Wednesday I switched hotels, going to the Providence Biltmore (it's been
renamed to The Graduate Providence, but no one seems to want to use that name). One of the two hotels that the 'con was going to be at. The 'con started
for me on Thursday, with a secret event that I am unable to speak of *wink*.
Friday-Sunday was a few panels, some more interesting than others, a few
readings which were much more interesting. I also spent a lot of time in
the vendors area, because there was probably a dozen folks or
more in there I knew
either from the HPL Film Festival, or from online. Bought a bunch of nifty
things, and had to convince myself to not try to come home with everything
that caught my eye. I went to the Art Show at the Providence Art Club on
Saturday, which was probably very wise of me, as there were several pieces
of art on the wall I would have come home with. Hopefully I can find prints
of them vs the originals.
I did have some anxiety/stress/lack of tentacle moments. But like the HPLFF
it was no big thing for me to sit down and people watch/read, or go back
to my room for a recharge. But I didn't do it as much as I thought I would.
I even managed to go to an after hours event that was multiple levels of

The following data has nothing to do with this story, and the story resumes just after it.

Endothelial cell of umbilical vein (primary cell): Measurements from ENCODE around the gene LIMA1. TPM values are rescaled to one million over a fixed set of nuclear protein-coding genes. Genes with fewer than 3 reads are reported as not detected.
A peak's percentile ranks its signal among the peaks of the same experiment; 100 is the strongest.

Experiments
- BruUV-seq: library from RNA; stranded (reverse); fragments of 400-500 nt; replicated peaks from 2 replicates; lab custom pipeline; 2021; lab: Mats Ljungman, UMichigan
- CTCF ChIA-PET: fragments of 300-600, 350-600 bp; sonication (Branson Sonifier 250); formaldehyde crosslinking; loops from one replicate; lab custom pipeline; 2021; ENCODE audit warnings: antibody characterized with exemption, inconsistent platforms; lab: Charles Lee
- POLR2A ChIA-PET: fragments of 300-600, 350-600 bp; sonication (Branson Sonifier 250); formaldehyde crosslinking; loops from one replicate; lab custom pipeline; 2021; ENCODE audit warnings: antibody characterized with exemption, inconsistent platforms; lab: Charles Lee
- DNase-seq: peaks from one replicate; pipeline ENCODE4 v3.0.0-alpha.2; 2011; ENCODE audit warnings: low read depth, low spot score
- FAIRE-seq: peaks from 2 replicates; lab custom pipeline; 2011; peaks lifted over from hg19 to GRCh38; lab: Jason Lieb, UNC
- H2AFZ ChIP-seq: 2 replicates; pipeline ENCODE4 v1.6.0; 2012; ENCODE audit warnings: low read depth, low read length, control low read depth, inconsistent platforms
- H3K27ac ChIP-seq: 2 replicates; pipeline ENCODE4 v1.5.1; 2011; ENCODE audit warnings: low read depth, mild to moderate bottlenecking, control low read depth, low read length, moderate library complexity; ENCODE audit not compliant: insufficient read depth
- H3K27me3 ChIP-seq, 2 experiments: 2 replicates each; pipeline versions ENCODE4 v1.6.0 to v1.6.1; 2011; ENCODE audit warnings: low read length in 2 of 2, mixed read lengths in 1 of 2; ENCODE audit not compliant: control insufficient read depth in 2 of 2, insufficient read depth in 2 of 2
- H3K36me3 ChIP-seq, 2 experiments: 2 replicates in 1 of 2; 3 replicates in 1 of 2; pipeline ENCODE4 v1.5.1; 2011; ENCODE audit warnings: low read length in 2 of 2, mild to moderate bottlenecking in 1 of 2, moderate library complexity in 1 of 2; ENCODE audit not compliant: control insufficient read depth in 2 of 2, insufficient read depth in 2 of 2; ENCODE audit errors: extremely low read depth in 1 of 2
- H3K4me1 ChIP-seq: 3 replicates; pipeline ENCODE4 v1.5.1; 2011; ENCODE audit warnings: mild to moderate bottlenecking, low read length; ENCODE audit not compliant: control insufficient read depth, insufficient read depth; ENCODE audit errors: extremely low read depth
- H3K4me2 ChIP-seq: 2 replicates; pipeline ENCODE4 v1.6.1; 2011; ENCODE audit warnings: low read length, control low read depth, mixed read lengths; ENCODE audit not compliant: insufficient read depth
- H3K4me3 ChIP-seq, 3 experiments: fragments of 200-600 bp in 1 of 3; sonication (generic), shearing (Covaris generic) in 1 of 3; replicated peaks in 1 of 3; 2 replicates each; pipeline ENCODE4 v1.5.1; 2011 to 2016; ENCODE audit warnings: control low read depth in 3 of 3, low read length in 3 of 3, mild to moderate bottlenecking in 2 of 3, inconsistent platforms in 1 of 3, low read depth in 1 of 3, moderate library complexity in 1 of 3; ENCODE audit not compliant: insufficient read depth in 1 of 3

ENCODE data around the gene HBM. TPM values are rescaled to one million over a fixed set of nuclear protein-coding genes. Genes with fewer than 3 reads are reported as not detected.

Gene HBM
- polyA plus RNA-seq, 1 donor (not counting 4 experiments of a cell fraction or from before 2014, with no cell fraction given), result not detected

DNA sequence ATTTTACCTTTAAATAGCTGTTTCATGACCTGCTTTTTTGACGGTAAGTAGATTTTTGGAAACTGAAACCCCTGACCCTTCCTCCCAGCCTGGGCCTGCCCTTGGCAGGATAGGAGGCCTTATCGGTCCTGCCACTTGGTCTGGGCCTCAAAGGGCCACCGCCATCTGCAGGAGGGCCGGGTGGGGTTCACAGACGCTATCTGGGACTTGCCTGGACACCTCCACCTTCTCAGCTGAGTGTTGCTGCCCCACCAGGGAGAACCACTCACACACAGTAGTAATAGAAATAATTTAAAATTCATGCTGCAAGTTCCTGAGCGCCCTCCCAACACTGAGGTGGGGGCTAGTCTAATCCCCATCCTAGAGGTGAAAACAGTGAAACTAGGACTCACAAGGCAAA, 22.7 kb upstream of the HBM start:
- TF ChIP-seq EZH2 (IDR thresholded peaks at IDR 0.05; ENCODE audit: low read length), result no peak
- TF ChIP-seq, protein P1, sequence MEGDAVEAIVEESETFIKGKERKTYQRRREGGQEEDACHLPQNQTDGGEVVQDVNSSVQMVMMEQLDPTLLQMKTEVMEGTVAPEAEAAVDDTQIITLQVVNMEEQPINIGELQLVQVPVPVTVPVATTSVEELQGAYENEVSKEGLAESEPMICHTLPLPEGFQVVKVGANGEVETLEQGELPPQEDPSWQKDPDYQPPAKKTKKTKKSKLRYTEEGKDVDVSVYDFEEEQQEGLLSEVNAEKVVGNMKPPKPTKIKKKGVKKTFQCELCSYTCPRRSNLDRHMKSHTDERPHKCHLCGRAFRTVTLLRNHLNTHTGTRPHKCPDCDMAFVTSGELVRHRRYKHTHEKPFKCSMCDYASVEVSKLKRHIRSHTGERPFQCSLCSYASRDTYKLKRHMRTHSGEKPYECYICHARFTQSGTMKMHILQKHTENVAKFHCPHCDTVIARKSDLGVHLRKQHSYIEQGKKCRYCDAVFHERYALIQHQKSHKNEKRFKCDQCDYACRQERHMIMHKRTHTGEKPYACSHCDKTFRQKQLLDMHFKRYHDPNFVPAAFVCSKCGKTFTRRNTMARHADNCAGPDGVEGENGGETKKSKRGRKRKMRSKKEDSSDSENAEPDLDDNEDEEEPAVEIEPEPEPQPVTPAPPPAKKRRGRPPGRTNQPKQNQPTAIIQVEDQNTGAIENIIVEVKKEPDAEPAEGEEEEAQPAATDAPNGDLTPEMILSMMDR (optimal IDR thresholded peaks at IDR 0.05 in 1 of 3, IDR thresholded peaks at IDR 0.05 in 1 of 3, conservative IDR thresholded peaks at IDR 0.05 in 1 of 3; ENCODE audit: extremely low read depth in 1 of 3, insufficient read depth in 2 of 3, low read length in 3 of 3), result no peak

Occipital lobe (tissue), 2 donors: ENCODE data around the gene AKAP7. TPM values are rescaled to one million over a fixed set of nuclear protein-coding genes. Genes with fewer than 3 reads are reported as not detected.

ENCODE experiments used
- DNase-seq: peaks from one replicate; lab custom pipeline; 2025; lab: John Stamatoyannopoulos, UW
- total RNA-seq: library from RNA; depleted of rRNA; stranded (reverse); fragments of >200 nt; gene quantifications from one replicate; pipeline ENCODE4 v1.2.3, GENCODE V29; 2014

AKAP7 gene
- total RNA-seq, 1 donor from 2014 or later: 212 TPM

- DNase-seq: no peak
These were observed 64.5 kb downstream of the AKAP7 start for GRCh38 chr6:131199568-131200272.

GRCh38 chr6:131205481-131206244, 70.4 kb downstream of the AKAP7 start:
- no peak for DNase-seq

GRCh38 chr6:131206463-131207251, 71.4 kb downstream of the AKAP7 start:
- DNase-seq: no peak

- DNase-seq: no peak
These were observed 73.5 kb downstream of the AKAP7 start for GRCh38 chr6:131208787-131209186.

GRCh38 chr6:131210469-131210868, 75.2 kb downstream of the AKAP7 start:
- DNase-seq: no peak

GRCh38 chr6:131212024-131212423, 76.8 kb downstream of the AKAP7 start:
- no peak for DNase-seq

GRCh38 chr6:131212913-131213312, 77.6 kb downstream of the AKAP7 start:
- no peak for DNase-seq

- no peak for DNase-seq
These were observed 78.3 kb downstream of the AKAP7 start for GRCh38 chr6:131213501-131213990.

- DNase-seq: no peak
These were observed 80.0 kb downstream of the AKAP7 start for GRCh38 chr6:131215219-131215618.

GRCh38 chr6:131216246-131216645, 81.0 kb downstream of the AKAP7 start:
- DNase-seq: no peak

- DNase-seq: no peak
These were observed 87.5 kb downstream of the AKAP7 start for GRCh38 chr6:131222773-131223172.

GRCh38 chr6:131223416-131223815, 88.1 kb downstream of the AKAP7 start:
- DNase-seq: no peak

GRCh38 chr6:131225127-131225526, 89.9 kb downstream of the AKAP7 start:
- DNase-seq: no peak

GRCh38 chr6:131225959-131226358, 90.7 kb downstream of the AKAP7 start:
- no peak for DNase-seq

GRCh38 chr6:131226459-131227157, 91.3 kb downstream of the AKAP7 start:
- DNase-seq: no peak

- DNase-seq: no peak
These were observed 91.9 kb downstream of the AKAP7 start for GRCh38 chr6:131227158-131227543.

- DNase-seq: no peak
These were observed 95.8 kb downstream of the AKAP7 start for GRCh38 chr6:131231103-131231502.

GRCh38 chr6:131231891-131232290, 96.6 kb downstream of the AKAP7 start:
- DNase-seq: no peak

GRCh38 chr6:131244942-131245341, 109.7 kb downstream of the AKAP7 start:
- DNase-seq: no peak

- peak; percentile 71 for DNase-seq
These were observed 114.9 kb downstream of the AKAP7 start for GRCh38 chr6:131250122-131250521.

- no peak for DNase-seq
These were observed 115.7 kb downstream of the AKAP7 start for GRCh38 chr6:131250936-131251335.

anxiety inducing. (A. hugely crowded, B. Claustrophobic, C. Performing
in public). Specifically, being part of the Innsmouth Sea Shanty Sing
Along. And since I knew most of the songs already, I sang loudly so
people could hear/learn the lyrics. I think the last time I sang out loud,
leading other people was a pagan event in 2000-2001. Luckily sea shanties
don't require a lot of vocal talent, just volume. I was joking after the
event that I expected my limbic system to spontaneously combust when it
realized what I'd been doing.
I got a few new signatures in my copy of 'Shadow Over Innsmouth', met a
bunch of folks. One of the high points was getting to meet Pete Rawlik,
who I've been online pals with for years. Great guy and author, and a really
personable guy. Who is a fount of Lovecraftian/weird/pulp/etc trivia.
I caught part of his trivia contest before the sing along, and out of
the 6-7 questions I heard, I got two right. So if you ever think 'Boy
Vulpine knows a lot of Lovecraft' I but an acolyte. (And the guy who
has won the thing 3 Necronomicons in a row is even more eldritch, Pete
at least has his library when he's writing these things, the winner had
the answers in his brain case). I also got to see two Dark Adventure
Radio Theatre performances by the HPLHS, which as a card carrying member I
of course had to lend my support (and ears). Special parts, I'd never
heard one of the plays (the latest one 'Mad Science), and that they only